PEZ Roadside In The High Alps
GIRO’16 Roadside St.20: PEZ was on the roads over the Col de la Bonette and the colle dell’Lomarda as Vincenzo Nibali turned this Giro around on the storming final day in the Alps. It’s time to go roadside at the Giro!
— We may have missed the crucial Stage 19 crash yesterday but the move which won the 2016 Giro D’Italia happened right in front of us on Stage 20 atop the fearsome Colle delle Lombarda.
And we have the pictures to prove it – read on!
It’s a glorious day in The Alps, our digs were quiet and clean, way out in the country, we slept like babies, we’re up early and on the road. It’s not a day to waste – yesterday’s drama set the scene for what would be a huge final day in the mountains.
Nibali has risen – a little like Count Dracula used to do – from the dead and is now only 44 seconds behind nuovo maglia rosa, Chaves. The Italian will do everything in his power to usurp the little Colombian, today – that’s for sure.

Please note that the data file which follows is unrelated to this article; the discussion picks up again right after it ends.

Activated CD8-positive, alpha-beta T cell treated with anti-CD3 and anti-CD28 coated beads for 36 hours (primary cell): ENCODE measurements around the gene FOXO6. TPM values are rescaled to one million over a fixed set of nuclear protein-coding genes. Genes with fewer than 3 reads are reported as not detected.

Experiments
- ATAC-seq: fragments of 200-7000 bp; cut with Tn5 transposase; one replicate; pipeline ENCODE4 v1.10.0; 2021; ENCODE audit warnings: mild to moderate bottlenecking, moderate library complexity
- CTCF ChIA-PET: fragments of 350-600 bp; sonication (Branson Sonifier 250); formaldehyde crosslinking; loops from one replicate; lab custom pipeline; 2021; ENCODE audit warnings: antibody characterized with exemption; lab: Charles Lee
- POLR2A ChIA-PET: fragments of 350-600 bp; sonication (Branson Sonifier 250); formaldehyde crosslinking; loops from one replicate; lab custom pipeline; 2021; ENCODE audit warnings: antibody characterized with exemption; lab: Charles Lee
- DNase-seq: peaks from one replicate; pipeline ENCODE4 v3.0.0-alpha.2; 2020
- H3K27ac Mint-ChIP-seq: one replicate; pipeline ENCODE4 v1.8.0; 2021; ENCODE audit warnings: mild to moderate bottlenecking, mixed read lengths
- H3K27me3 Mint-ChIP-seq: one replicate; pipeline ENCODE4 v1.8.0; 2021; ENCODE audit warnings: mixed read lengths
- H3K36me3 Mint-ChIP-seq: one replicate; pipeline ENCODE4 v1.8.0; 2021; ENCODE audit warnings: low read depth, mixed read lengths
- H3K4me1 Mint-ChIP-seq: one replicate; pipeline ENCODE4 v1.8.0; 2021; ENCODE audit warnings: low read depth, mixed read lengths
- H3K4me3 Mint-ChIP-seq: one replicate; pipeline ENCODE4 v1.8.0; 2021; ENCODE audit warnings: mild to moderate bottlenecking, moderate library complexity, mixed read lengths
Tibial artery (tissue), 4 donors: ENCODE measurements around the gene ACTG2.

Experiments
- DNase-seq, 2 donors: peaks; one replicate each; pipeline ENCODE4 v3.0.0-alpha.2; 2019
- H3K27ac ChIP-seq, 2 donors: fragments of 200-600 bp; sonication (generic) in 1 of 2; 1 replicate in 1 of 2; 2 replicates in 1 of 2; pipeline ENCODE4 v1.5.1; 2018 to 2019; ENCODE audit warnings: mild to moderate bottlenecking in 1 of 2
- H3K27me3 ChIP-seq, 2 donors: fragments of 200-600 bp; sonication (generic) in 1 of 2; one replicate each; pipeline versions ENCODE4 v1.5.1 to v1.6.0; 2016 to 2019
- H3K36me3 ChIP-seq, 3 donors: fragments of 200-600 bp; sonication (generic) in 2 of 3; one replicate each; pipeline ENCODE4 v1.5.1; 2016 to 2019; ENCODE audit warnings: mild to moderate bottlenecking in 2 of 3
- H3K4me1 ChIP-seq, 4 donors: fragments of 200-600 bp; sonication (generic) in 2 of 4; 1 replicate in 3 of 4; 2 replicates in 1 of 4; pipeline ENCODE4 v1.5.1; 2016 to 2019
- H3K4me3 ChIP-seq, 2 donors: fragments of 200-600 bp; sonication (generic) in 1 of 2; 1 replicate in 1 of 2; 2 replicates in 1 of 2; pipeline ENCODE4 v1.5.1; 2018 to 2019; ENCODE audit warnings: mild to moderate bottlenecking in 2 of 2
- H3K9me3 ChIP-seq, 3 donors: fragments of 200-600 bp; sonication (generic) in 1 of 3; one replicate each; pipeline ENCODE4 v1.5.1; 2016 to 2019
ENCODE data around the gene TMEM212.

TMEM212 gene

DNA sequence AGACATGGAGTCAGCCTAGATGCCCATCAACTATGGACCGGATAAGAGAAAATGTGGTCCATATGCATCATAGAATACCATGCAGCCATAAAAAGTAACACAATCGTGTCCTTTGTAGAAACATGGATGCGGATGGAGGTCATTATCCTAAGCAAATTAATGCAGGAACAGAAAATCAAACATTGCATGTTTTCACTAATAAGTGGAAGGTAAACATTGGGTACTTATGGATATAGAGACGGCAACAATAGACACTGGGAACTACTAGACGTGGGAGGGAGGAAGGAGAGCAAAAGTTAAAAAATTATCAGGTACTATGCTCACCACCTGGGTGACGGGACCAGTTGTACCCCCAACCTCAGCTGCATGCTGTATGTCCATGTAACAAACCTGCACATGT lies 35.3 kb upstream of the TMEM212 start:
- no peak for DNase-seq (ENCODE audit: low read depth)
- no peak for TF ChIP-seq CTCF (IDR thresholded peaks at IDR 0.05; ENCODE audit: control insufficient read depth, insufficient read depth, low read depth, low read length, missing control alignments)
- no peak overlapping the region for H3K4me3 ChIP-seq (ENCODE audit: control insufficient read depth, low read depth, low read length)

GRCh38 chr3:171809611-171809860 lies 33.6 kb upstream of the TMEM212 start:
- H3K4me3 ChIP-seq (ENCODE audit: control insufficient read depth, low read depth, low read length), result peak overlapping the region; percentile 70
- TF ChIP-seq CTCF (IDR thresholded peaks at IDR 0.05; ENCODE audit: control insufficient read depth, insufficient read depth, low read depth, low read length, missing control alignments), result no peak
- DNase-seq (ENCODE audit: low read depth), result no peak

Kruijswijk, meanwhile languishes @ 1:05. Can he come back from that horror crash? Unlikely but in this Giro we have to expect the unexpected. Valverde is fourth, just 43 seconds back on the Dutchman, he’ll want that podium place.
Guillestre, the tappa start and IMMEDIATELY into the Col de Var, a savage 18.2 kilometres at an average 6.0% with a maximum of 13%. As Dave says, ‘they’ll need a good warm up on the turbos today!’ The stage will barely have started and the gruppetto will form.
The views get ever more spectacular the higher we climb.
I take the opportunity to check out the Gazzetta; as you might expect, it’s all about Vincenzo – we even get a play on words; ‘Nibaleone.’ But perhaps the Emperor Napoleon would have shown a little more compassion for a fallen adversary?
And on that note, Kruijswijk’s demise gets short shrift in the pink pages. It’s rather; “well, that’s the Dutchman gone – his fault for falling off” kind of a vibe.